Fri, May 05, 2017 - Page 7 News List

Teresa May toughens stance on Brexit

STATE OF PARTIES:Anthony Wells of polling firm YouGov said that local elections, with results due today, would provide data on patterns of support and performance


British Prime Minister Theresa May yesterday faced her first nationwide electoral test as she toughens her Brexit position weeks before a crucial general election.

Britain yesterday was to choose thousands of new local councilors in a vote linked to the strength of May’s Conservatives, which opinion polls suggest are on course for a thumping victory in the June 8 parliamentary elections.

Nearly 5,000 local seats were being contested in England, Scotland and Wales, along with eight metropolitan mayoralties.

Experts say that the results should not be used to predict the outcome of next month’s vote, as such elections are normally fought on local issues and are often used to punish the sitting government.

However, the proximity of the general election and the political upheaval caused by last year’s Brexit referendum has created a unique context.

May on March 29 invoked Britain’s formal notice of its intention to part ways with the EU.

Two weeks ago she called the surprise general election to strengthen her mandate as she heads into EU negotiations, and she is well aware that Brexit will be on many voters’ minds.

Polling stations opened at 7am and were to close at 10pm, with results due today.

Speaking outside her Downing Street office on Wednesday, May took aim at Brussels for making “threats against Britain” over the divorce proceedings.

The two sides have clashed over the costs of the exit, prompting May to accuse the EU of toughening its stance in statements “deliberately timed to affect the result of the general election” next month.

Opposition leaders have claimed that the prime minister is using the EU talks as a distraction from other issues, with Labour leader Jeremy Corbyn accusing May of “playing party games with Brexit.”

Labour is polling more than 20 points behind the Conservatives, with the local elections expected to indicate the challenge facing Corbyn’s party ahead of the general election.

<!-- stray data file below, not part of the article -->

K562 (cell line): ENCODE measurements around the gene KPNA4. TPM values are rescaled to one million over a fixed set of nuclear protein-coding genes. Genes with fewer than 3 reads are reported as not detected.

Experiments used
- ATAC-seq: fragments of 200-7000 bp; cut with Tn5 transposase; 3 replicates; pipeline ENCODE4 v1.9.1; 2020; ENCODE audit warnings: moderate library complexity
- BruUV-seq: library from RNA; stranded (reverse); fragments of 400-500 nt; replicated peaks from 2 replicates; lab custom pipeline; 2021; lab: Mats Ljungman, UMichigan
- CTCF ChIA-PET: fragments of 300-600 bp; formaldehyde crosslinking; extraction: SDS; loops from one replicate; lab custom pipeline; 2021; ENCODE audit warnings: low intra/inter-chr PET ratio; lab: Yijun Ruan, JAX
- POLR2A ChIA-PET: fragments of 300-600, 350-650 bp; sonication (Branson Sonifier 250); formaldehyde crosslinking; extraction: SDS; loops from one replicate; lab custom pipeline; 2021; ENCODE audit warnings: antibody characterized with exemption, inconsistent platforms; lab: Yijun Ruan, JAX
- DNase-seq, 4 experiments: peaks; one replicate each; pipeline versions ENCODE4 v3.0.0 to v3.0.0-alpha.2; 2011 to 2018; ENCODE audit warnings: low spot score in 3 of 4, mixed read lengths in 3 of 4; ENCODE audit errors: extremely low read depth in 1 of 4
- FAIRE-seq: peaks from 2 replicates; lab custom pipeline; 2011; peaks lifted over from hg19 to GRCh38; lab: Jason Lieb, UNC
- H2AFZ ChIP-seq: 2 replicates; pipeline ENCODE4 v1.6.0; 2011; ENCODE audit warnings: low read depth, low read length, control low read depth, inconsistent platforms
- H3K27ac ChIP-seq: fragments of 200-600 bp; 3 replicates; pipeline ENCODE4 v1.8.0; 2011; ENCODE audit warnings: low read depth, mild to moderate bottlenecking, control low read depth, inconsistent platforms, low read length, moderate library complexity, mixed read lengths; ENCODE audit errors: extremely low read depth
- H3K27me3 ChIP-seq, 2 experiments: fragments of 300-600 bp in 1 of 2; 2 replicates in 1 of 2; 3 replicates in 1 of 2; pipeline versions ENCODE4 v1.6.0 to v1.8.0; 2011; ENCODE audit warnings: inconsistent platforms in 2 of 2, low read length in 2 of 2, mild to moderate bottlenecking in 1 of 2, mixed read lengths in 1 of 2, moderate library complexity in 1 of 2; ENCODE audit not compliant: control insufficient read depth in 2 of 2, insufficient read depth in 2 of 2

“They will provide some vital information about the pattern of support and where parties are performing particularly strongly or weakly,” said Anthony Wells of polling company YouGov.

“The Conservatives are doing very well and that is almost certainly likely to have some spillover into the local elections,” University of Cardiff political science professor Roger Scully said.

However, drawing a national picture from yesterday’s vote will be made harder by the absence of council elections in England’s biggest cities, where Labour is traditionally strong.

“Let’s see what happens. That might be an interesting measure of how things are going more generally, and how accurate the polling is,” a senior Labour source said.

The smaller, pro-EU Liberal Democrats, who were almost wiped out in the 2015 general election after entering a coalition government with the Conservatives, are hoping to pick up some momentum for next month’s vote.

By contrast the UK Independence Party is predicted to lose most of its council seats as it struggles to define itself now that its principal goal — Brexit — is on its way to being achieved.

Meanwhile, in Scotland, the local elections will indicate the strength of the ruling Scottish National Party, which has used the Brexit vote to call for a new referendum on independence.

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